Many home educating families with ultra-imaginative children would also probably advise parents to trust the process: you may well find that after a few days of allowing the daydreams, the flights of fancy and the imagination to go where it desires, you may end up with some wonderful creations in all sorts of different forms and genres to show their teachers. Just remember, that they are always still learning, just in a different, wonderfully square-pegged kind of way.

6. Take this opportunity to check their level of challenge

Why not take this opportunity to see whether or not there is a correlation between lack of challenge and a propensity to daydream in the classroom or whether your child is better able to concentrate on tasks with less noise around them? Whilst it is, without question, a struggle to juggle this new appointment as home educator along with all the other demands during this lockdown, it is also a rare opportunity to delve deeper into your children’s education and get a better picture of what is or is not quite working, and what may be a barrier to their learning in the classroom. If it becomes clear that the “bad behaviour” and daydreaming reported by your school is directly correlated to a lack of challenge or sensory issues within the classroom, you may find yourself in need of advocating for your child. A child in such a situation is almost being set up to fail, and will often find themselves frustrated and even more disengaged. See our page on Gifted Advocacy for more information on how to approach their school.  If the level of challenge is right and any other issues are addressed, your child will be in a far better position to put their daydreams temporarily on the back burner and knuckle down to the work in the way that is expected of them.

7. Keep them occupied

Whilst your children will, without doubt, have a million of their own ideas, and may even take offence at the mere attempt to introduce other activities into the mix, even the most creative of children may benefit from a bit of inspiration during lockdown, especially if worries or stress is inhibiting their creativity a little. Take a look at our Lockdown Resources on our website for inspiration to keep them challenged and occupied, including many wonderfully creative ideas, and have them up your sleeve for when their imagination needs a little kick start. The busier they are with creative and challenging activities, the less likely they are to be worrying about the situation.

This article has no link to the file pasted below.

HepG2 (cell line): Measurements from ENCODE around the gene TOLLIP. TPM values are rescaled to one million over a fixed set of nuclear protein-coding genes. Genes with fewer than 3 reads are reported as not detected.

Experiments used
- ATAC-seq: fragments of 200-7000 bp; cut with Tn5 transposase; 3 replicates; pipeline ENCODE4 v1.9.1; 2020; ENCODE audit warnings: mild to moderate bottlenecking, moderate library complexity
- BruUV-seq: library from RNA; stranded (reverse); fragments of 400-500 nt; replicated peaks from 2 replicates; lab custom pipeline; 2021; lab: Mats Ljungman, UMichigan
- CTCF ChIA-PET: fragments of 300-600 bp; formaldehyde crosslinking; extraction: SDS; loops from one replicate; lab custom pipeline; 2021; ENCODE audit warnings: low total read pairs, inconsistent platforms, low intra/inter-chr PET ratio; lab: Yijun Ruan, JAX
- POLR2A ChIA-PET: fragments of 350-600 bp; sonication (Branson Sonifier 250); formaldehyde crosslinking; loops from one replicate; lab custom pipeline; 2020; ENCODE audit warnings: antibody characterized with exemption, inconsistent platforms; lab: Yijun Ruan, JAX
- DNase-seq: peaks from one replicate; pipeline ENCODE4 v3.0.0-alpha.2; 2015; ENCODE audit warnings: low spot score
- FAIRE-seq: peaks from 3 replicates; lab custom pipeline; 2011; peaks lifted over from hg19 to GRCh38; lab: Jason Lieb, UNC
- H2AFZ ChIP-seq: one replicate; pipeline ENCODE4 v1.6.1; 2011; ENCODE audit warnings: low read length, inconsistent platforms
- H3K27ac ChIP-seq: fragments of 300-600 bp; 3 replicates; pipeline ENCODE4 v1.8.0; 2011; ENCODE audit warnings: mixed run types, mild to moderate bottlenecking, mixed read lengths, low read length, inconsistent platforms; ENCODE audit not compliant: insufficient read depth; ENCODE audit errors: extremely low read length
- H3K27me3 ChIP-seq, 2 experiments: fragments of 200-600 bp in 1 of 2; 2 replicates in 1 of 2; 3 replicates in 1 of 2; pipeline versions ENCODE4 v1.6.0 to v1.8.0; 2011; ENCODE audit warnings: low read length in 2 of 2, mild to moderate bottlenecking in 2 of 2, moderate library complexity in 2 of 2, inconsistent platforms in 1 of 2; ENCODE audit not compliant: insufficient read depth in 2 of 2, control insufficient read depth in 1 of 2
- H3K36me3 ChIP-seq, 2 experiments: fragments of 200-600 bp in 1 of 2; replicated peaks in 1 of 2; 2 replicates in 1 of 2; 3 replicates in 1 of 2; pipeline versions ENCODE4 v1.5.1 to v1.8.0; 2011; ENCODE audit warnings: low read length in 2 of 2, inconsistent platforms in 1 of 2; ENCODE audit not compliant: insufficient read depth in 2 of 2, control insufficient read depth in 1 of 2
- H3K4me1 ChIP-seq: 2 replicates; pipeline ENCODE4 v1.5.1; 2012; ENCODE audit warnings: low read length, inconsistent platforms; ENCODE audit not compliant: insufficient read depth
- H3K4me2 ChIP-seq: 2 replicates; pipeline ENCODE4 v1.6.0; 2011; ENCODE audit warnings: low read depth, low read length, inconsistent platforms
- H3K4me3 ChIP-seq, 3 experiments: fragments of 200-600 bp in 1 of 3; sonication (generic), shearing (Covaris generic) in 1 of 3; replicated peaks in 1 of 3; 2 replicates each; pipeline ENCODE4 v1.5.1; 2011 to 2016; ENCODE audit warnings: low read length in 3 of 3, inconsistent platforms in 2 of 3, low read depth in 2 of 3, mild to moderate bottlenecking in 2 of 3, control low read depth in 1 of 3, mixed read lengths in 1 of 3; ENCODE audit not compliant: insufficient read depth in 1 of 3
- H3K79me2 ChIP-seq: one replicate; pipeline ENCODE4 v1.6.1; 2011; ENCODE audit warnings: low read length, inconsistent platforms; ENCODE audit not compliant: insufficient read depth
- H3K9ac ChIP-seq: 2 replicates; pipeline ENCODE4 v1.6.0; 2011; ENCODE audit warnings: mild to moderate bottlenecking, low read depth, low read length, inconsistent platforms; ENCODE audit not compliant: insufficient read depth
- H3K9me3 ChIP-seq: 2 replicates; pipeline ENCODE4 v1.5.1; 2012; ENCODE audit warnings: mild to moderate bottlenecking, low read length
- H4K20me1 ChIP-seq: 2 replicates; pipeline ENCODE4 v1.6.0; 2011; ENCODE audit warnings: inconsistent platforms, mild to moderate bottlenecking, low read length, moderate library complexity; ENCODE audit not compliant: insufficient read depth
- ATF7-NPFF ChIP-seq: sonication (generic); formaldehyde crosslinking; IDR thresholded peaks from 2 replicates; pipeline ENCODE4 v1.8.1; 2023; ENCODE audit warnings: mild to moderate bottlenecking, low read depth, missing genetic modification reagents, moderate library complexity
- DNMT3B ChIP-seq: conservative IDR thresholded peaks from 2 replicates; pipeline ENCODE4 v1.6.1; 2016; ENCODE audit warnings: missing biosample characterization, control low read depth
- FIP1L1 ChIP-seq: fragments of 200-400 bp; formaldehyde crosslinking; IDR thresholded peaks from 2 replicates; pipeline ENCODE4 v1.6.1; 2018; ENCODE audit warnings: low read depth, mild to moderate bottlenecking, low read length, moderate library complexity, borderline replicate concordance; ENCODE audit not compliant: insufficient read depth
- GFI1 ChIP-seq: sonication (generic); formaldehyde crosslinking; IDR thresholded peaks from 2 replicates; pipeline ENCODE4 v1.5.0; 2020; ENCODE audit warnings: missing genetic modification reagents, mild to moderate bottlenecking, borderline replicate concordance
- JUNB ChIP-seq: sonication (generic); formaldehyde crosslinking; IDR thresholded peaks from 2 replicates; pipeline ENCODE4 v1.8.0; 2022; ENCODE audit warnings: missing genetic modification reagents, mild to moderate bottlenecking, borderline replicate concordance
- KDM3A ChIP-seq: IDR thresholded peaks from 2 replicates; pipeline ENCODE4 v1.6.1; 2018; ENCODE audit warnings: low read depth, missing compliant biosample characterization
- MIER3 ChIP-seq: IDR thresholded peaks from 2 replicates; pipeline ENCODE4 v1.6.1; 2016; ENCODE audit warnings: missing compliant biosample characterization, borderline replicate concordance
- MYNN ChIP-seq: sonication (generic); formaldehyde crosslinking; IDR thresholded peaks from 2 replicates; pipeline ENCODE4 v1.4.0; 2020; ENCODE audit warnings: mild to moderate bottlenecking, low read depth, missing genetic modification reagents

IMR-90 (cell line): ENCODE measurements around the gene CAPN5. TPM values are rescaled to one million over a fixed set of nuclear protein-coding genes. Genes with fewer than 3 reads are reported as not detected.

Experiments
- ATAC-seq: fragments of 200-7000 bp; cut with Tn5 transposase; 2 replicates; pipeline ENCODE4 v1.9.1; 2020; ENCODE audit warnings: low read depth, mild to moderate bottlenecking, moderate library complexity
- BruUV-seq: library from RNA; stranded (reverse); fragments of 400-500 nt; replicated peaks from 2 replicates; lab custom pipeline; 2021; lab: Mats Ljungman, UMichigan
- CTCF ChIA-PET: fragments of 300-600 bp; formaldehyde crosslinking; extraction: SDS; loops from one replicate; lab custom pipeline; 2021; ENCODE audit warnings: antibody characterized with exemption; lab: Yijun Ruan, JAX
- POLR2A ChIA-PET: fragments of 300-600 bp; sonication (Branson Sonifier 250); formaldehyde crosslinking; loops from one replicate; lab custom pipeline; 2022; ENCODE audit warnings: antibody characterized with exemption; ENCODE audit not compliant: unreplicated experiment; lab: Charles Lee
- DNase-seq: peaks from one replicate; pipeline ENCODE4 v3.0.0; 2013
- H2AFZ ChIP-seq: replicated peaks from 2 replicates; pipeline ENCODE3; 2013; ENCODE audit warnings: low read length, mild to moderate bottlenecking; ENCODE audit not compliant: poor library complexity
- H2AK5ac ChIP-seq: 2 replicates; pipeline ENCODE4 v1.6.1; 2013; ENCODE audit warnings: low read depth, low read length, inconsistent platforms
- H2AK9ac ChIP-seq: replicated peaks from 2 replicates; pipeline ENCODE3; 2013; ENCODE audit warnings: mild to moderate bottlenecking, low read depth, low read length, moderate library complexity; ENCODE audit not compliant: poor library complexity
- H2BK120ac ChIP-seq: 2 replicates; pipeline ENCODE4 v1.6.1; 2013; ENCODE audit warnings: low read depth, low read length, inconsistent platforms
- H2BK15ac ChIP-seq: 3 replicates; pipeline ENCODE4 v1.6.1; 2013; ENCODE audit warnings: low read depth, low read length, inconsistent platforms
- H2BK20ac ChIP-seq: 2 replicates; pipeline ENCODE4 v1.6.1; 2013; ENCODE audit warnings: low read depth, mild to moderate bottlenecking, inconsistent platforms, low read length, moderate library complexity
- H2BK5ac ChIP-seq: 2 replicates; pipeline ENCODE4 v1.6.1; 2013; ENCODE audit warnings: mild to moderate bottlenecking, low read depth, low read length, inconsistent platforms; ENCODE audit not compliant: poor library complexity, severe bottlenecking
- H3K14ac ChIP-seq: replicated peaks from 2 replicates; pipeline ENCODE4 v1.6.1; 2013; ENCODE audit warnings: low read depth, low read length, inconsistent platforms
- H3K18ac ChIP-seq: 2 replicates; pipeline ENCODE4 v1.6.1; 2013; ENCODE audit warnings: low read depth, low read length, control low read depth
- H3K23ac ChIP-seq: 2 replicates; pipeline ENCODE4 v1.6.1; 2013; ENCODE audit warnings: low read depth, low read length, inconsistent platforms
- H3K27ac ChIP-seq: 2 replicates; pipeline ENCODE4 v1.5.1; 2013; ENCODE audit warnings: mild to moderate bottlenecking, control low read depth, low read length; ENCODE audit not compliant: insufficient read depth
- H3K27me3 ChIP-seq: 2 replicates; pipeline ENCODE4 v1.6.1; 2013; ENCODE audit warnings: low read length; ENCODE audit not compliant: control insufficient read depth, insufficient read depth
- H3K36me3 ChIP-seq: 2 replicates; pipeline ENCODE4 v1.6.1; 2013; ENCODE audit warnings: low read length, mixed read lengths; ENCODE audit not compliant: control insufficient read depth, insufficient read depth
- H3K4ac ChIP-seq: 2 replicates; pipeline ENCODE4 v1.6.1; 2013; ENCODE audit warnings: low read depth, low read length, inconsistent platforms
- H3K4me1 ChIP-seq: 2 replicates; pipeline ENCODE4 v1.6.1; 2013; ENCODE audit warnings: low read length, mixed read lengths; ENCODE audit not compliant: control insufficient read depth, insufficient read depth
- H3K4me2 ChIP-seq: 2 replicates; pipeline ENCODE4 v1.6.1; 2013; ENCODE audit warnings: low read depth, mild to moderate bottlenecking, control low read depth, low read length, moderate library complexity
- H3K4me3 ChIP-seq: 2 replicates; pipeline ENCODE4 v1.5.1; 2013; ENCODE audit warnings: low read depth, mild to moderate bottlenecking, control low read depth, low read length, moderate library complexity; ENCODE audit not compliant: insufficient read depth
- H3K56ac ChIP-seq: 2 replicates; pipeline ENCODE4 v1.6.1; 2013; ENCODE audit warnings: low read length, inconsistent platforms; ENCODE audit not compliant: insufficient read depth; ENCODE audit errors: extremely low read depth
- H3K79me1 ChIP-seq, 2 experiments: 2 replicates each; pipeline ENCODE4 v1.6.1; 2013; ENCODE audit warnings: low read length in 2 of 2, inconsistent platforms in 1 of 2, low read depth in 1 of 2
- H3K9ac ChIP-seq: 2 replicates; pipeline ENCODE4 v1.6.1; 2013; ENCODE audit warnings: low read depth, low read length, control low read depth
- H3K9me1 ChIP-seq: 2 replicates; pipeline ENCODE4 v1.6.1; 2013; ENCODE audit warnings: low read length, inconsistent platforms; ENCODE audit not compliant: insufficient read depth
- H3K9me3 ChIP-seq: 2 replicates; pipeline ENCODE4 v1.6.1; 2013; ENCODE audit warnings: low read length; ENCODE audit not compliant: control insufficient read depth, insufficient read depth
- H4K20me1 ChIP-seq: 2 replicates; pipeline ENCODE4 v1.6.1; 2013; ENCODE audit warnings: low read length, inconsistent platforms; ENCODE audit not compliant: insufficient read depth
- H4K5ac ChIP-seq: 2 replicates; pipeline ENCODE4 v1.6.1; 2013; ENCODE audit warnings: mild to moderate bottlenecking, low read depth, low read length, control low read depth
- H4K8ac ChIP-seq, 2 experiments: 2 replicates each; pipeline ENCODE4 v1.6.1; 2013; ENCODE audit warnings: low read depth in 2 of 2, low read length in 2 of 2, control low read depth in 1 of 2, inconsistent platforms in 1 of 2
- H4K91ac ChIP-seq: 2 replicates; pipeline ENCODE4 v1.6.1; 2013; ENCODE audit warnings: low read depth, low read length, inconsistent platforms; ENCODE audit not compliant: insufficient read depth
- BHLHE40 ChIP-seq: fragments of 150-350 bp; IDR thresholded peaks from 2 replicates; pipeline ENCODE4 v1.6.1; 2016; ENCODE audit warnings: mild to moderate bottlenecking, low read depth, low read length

8. Prioritise relaxation and a healthy sleep routine

Great imagination and vivid dreams go hand in hand. Unfortunately, in the current situation, even adults may be finding sleep a little more disturbed, as dreams give voice to anxieties about the global situation. Children with imaginational overexcitability may very well be finding sleep more difficult and dreams more disturbing at the moment. Help offset any anxiety about what the night might bring by focusing heavily on relaxation, especially in the evenings. Try, in general, to create as relaxing an atmosphere as possible, this will help to reduce the amount of bad dreams, and help on days when a disturbed night means tired and frazzled family members the next day.

It may not be the easiest thing to achieve with families all locked down together with no real escape, but try to find a quiet corner of the house for your child (or you!) to go to when they feel the need. Relaxation techniques, yoga or meditation may also be of use and remember to use the exercise allowance to boost wellbeing, too. Whatever it is, make sure that some kind of relaxation is factored into the daily schedule. This can really make a positive difference, going a long way to help foster a sense of wellbeing and to counter the ills of a vivid imagination in the middle of the night.

For more help on sleep and high learning potential children, have a look at our advice sheet, PA605, Sleep and High Learning Potential Children.

9. For more great advice, see Supporting Your Gifted Child during Covid-19 from the National Association for Gifted Children. For even more information on overexcitabilities, have a look at our advice sheet PA610, Hypersensitivity (Dabrowski’s Overexcitabilities), which gives a useful overview of all five overexcitabilities.

10. Look after yourself!

The feats of imagination and creativity achieved by children with imaginational overexcitability can be amazing. Their creativity may lead to some of the most important and innovative inventions in the future; certainly, the trait of this overexcitability can be seen in many a visionary of the past. However, for all of these positives, it does not necessarily equate to an easy life as a parent. Especially in these particularly challenging times, parents may be called upon to really dig deeply into their own resources to provide the comfort and reassurance their children need to combat the worries and fears that their imagination has helped to foster.

It also stands to reason that there may be many a parent of a child with imaginational overexcitability who recognises the trait in themselves, too. Many a parent may, therefore, be busy secretly battling their own worries and trying to stop their own imaginations from running wild. Whatever the specific situation may be, remember that your own wellbeing is important, too. Especially given that there is so much to juggle during this lockdown, it is important to try to remember to look after yourself; to take relaxation and respite however you can and, if putting your own wellbeing anywhere even vaguely near the top of the list feels uncomfortable, then remind yourself that so doing will actually have a positive impact on your child’s wellbeing too. So, hiding in a book corner with your favourite novel whilst devouring your secret stash of chocolate is actually a purely selfless act that is necessary for the wellbeing of your children, honest!

About the author: Caroline Hooton-Picard is an adviser for Potential Plus UK. She has a background in mental health, having worked for Suffolk Mind and also in private practice, and has a first class degree in Philosophy from the University of Essex. She also has a High Learning Potential daughter who keeps her very much on her toes!